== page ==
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What is a Stock?

How to Choose a Stock

Active Trading vs Portfolio Management

How to start testing multiple strategies

What is an ETF?

How to Choose ETFs

What is short selling?

What is a Bond?

What is an Option?

Diversification Score

What is Portfolio Management Strategy?

What is Diversification?

What is the Diversification Score?

How to Build a Basic ETF Portfolio

What are asset-classes?

What is Industry Exposure?

What is Geopolitical Exposure?

How to read impact on diversification

Sharpe Ratio

What is Volatility?

What is Return?

What is Sharpe Ratio?

How to Improve Sharpe Ratio

How do I measure risk?

What are average excess returns?

What is a good Sharpe Ratio?

Challenge Metrics

Innovating Recruitment

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Designing a stand-out resume

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STAR Structure for Behavioural Interview Questions

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2022 Financial Markets Campus Recruitment Insights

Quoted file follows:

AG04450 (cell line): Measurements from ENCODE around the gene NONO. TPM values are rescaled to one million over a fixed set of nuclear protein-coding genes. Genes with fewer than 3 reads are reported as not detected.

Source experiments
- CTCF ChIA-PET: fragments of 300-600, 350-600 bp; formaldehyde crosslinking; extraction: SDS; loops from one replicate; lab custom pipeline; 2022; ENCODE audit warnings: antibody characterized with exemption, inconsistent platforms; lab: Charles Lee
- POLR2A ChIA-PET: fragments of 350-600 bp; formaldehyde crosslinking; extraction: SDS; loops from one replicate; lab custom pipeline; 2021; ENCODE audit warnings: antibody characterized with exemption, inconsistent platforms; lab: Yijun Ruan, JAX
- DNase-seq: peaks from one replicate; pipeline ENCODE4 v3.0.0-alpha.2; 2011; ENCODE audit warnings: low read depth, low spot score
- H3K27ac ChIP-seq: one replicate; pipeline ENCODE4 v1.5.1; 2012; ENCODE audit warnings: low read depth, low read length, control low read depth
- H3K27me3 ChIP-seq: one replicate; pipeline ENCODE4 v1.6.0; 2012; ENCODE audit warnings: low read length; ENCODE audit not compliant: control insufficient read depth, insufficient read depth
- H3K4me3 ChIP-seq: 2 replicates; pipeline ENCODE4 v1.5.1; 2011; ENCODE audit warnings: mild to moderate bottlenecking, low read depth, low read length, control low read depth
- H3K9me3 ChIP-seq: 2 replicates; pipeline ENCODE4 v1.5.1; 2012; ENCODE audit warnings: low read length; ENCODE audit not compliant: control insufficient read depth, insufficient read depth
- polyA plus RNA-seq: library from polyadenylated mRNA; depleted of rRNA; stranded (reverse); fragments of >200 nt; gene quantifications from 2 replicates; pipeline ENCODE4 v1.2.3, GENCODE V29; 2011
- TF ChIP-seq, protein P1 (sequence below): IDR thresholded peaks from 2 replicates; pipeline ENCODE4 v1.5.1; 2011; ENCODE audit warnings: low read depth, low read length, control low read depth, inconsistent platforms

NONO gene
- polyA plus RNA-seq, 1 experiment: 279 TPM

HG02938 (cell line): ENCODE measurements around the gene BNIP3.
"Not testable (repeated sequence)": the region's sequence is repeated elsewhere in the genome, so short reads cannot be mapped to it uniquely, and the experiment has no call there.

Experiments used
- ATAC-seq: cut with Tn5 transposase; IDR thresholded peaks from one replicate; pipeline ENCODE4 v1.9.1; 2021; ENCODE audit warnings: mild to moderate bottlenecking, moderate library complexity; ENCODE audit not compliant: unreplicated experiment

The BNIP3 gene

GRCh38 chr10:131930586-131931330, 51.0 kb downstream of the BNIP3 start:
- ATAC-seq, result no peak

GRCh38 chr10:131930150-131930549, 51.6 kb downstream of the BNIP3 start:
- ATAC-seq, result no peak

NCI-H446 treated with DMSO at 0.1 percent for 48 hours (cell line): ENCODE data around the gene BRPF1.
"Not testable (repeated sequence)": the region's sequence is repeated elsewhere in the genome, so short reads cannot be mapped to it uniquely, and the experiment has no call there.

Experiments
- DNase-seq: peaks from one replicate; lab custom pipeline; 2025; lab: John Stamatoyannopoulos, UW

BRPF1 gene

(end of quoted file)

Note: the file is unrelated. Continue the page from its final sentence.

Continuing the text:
Case Study: 2019 Credit-Suisse Results

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- What are average excess returns?

# What are average excess returns?

Updated by Justin Ling

The Sharpe Ratio score uses average excess returns to calculate your profit performance.

## Total Returns

Total return displayed on your portfolio page calculates the total profit you have generated since the inception of your portfolio.

Read more about total return here.

## Average Returns

Average return, used in Sharpe Ratio and found in your performance page is your average daily returns.

Each day we record your portfolio value, the change from the day before is recorded as that day's "daily return." The average of all your daily returns is your average daily return.

Example:

Day 1 Returns: -2%

Day 2 Returns: 5%

Day 3 Returns: 7%

Day 4 Returns: -5%

Day 5 Returns: 3%

Your average return for these 5 days would be = 2%.

## Risk-Free Rate & Excess Returns

The risk-free rate of return is the theoretical rate of return of an investment with zero risk.

In practice, the interest rate on a three-month U.S. Treasury bill is used as a proxy for the risk-free rate.

The Return you generate on top of the Risk-free rate is known as "Excess returns."

In the Sharpe Ratio calculation, we subtract the average daily US Treasury bill's return from your average daily return. The result is your average daily excess return.